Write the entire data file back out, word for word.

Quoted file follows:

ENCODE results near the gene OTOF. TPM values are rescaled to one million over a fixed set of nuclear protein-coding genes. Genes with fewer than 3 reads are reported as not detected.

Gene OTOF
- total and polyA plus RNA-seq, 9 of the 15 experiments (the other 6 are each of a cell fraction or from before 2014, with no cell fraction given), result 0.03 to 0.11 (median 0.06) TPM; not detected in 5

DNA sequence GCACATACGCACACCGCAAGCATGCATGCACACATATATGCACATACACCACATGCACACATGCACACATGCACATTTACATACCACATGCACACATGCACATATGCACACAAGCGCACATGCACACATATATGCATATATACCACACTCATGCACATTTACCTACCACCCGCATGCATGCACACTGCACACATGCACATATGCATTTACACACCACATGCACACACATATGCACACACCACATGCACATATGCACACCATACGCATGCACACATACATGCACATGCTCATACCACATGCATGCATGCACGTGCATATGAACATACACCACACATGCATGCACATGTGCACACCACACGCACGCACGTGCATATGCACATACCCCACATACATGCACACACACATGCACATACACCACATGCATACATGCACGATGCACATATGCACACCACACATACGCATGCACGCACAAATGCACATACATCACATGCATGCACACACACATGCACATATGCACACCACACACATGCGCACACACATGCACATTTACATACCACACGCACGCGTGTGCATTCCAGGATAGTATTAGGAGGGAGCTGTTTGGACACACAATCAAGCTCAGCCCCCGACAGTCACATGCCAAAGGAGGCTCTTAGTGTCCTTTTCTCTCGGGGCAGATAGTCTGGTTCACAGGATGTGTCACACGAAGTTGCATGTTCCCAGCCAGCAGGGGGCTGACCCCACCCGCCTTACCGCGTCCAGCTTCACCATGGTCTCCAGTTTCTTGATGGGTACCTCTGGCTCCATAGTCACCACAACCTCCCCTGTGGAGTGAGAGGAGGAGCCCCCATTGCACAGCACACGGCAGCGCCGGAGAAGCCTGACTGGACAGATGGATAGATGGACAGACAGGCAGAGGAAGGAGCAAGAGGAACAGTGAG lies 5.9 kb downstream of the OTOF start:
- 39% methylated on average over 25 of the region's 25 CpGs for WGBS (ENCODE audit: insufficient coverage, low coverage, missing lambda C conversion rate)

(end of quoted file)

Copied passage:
ENCODE results near the gene OTOF. TPM values are rescaled to one million over a fixed set of nuclear protein-coding genes. Genes with fewer than 3 reads are reported as not detected.

Gene OTOF
- total and polyA plus RNA-seq, 9 of the 15 experiments (the other 6 are each of a cell fraction or from before 2014, with no cell fraction given), result 0.03 to 0.11 (median 0.06) TPM; not detected in 5

DNA sequence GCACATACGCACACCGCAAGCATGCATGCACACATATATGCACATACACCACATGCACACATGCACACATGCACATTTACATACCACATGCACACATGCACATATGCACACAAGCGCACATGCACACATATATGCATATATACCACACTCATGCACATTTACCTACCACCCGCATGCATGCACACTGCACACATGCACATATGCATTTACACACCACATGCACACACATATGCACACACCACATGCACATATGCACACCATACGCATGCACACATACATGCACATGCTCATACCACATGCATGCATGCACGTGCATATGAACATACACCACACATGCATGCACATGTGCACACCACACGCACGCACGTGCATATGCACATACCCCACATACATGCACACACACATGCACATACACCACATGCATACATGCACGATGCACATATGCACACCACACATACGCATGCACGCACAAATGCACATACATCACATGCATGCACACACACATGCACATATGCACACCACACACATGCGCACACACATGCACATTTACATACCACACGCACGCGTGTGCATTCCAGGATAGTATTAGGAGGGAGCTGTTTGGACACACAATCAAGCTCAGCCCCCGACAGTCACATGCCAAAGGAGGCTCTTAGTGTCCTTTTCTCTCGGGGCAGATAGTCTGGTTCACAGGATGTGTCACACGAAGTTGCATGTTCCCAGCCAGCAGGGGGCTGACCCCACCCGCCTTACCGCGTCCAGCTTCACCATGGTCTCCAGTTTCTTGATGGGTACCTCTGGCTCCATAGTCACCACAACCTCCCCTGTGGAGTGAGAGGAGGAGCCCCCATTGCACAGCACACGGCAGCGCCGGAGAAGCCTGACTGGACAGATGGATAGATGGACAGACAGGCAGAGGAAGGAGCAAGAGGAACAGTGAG lies 5.9 kb downstream of the OTOF start:
- 39% methylated on average over 25 of the region's 25 CpGs for WGBS (ENCODE audit: insufficient coverage, low coverage, missing lambda C conversion rate)